Once I had a mark to go by, I started wrapping my middle band around the basket. The lines may not be perfect, but the end result was fine.

wrapping jute cord on mesh basket
wrapping jute cord on mesh basket

Once I wrapped 3 inches of jute around the basket, I was done with my woven basket.

I really love the mix of mesh and jute, modern and rustic, metal and organic.  The handles seem to be sturdy and secure.

This project was a different type for me, but it was also super easy, once I started using the glue gun.

It does get a little boring after a while. This is the perfect project to do while watching a movie or your favorite TV show. I didn’t keep track of the exact time it took to complete this DIY woven basket project ~ I stopped for lunch and a few bathroom breaks. I’m guessing around 4 hours total of work time.

As it turned out, I didn’t use all my original bag of glue sticks and I had some jute from 1 package leftover.

An Estate Sale Woven Basket

Ironically, the Saturday of Memorial Weekend, when I stopped at the estate sale where I rescued the teak table (I showed the restored view in the backyard update post.), I also found this awesome woven basket for $7.50. It even has a cute chalk sign to write on.

I’ve been using it to hold some of our throws in the living room.

So, how am I going to use the Anthropologie~inspired woven basket?

For now, I placed it under the counter in our kitchen which was my original desk space. It would also make a planter for a faux plant. What would you do with it? I’d love suggestions.

If you are not into updating or DIYing baskets but like to buy what you like, try one of these gorgeous baskets:

I love updating baskets. It was so much easier than I thought it would be. I hope that you will PIN it, too. If you like baskets also, I have 2 more basket update projects for you.

pin for later graphic in blue

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23 Comments

  1. Hi Carol, I love a great knockoff! Thanks for sharing the details. The metal basket is genius to sustain the weight! Love a challenge post! xo laura in CO

  2. Carol, I love your basket! What a great idea to use the mesh and add the jute rope. It gives it great depth and contrast! I should have done something like this and saved myself some heartache and burns…LOL Have a great one! Hugs!

  3. Your basket turned out wonderful and would be a cute waste basket. It could be used inside or out since it was made out of waterproof material. Love your basket and how simple you made the tutorial to follow. I love it!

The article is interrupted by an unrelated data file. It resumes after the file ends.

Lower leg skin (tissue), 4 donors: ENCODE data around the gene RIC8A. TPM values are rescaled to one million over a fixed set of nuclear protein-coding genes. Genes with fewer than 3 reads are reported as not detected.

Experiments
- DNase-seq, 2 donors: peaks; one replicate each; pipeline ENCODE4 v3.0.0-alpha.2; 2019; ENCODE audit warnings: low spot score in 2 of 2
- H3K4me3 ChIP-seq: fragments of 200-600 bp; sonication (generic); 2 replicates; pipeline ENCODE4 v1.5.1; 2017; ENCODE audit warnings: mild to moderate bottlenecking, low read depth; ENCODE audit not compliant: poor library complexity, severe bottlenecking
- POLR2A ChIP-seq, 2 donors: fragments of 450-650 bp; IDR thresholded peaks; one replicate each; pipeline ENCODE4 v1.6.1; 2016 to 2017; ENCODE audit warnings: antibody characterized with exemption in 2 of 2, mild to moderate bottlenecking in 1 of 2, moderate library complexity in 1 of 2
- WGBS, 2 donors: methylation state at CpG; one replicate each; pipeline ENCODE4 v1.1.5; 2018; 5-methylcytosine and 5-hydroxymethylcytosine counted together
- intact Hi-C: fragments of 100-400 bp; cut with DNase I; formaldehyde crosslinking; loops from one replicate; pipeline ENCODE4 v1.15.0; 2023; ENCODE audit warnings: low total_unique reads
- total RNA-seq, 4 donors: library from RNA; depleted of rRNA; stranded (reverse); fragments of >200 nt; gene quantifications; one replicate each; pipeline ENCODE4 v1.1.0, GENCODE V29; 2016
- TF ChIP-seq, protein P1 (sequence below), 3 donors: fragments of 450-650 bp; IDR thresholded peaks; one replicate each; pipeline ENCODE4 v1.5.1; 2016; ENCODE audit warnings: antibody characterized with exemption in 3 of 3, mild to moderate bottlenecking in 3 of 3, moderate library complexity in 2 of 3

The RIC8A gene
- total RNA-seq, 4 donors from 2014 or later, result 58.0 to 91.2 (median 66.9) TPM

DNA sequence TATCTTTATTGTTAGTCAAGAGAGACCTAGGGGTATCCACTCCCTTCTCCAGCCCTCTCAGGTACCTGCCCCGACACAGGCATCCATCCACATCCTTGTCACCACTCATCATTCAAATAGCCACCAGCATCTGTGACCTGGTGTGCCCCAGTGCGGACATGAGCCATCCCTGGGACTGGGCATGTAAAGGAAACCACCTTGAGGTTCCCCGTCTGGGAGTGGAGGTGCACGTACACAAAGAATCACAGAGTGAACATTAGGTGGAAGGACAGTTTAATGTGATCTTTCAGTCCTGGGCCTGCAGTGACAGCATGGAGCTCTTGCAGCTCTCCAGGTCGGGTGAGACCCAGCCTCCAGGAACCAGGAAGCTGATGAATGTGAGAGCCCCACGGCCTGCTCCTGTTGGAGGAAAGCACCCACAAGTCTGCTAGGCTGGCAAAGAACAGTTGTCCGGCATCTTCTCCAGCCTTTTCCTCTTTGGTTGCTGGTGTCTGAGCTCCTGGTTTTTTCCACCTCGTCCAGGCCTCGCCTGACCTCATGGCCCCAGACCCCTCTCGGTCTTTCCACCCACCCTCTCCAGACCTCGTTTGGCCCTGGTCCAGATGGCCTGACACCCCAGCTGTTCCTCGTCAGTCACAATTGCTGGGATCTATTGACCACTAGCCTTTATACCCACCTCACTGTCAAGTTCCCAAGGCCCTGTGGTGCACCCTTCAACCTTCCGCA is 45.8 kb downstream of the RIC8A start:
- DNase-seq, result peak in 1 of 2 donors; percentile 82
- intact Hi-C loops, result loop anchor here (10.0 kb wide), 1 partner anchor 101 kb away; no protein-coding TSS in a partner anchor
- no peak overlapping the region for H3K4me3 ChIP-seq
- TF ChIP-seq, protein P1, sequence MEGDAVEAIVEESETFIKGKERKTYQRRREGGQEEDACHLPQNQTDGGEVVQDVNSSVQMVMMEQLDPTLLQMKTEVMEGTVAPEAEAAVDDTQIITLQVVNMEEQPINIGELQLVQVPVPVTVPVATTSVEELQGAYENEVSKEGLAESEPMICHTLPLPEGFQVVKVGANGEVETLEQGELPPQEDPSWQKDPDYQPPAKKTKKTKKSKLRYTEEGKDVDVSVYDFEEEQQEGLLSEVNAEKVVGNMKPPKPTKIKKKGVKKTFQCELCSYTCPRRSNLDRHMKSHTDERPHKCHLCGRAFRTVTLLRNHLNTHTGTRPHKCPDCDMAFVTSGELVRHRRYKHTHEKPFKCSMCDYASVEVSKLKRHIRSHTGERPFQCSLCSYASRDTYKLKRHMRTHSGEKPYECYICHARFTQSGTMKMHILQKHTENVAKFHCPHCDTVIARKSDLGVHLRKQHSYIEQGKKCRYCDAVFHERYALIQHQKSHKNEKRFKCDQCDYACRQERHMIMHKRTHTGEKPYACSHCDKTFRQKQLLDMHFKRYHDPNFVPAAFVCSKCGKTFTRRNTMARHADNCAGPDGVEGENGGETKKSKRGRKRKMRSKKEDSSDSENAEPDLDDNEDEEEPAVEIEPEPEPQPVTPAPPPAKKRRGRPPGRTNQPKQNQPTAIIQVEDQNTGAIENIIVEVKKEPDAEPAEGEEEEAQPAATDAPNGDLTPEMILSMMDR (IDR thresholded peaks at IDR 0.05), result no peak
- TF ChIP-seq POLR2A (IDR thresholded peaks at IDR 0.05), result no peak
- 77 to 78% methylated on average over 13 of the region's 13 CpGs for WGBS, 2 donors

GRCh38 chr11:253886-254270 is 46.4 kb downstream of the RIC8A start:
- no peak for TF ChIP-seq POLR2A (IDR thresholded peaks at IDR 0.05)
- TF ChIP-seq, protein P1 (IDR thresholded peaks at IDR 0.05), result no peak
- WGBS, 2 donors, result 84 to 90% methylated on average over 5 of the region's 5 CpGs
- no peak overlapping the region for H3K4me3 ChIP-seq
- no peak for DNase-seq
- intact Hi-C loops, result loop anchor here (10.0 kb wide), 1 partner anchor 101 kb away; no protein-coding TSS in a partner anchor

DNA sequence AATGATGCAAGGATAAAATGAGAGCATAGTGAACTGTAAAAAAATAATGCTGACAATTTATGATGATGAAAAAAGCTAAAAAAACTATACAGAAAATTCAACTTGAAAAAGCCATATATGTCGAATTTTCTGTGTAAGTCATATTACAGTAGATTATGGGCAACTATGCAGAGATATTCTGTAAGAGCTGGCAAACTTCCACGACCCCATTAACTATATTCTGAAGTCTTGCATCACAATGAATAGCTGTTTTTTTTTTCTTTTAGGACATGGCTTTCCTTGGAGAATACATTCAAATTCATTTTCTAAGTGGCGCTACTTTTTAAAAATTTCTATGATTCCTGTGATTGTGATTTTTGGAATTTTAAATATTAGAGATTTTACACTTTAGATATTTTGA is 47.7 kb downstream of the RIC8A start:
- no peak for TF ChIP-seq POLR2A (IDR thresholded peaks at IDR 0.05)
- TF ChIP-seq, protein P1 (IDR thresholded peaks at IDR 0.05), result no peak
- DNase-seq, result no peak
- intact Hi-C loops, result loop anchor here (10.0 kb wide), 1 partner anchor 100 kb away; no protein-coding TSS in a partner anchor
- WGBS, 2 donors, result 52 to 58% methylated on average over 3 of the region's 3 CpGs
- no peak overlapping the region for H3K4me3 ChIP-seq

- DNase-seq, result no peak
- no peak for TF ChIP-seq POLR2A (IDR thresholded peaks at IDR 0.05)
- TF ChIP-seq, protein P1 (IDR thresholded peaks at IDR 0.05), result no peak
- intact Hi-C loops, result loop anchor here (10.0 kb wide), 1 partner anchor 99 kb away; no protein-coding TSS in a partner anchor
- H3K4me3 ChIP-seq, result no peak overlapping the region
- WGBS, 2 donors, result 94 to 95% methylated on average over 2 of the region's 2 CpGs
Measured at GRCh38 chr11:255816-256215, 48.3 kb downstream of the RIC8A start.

4. It would make for a darling waste basket. I think taking it outside it will rust eventually, I would hate that after all the hard work you did with it. It turned out really cute. Good job.

  5. It turned out great. I think a plant would look awesome in it. I am a plant lover I have to admit and I’m always on the lookout for a basket to put them in. I think the green of the plant and the jute would look fabulous together. Now I’m inspired to make my own basket. Thank, have a great day. Tammy

  6. At first I was like, “No…not a waste basket! It’s too cute.” But then I started to envision it in my bathroom or den and thought, “Heck yeah, perfect idea!” I actually need one in my craft room so you have inspired me to look for a mesh basket and get busy with some leftover rope.

    1. Kelli, if I can inspire you to make something pretty and practical for you home, you have made my day. It was so easy so I hope you make one too.

  7. Love the basket and you make it look sos simple that anyone could give it a go! Brilliant idea using the wire basket as the form very smart!

    Teresa

    1. Teresa, I thought making a woven basket would be hard to figure out, but this one actually was super easy and turned out better than I thought it would. Thank you for the feedback.

  8. I love your version of this DIY basket! Also love that you shared what didn’t work and then what did! Great tutorial and beautiful basket!

  9. Your basket turned out so cute!! I love how creative you are!!!
    This was such a fun challenge!!
    -Emily

  10. Your projects looks great. Thanks for the inspiration. I recently purchased a metal basket to attach to the front of a bicycle but need to add more change to the basket. This type of project is the perfect solution. Thanks for sharing this week at #HomeMattersParty

    1. Donna, I’m so glad that this project provided you with an idea for your bicycle basket. What a fun project.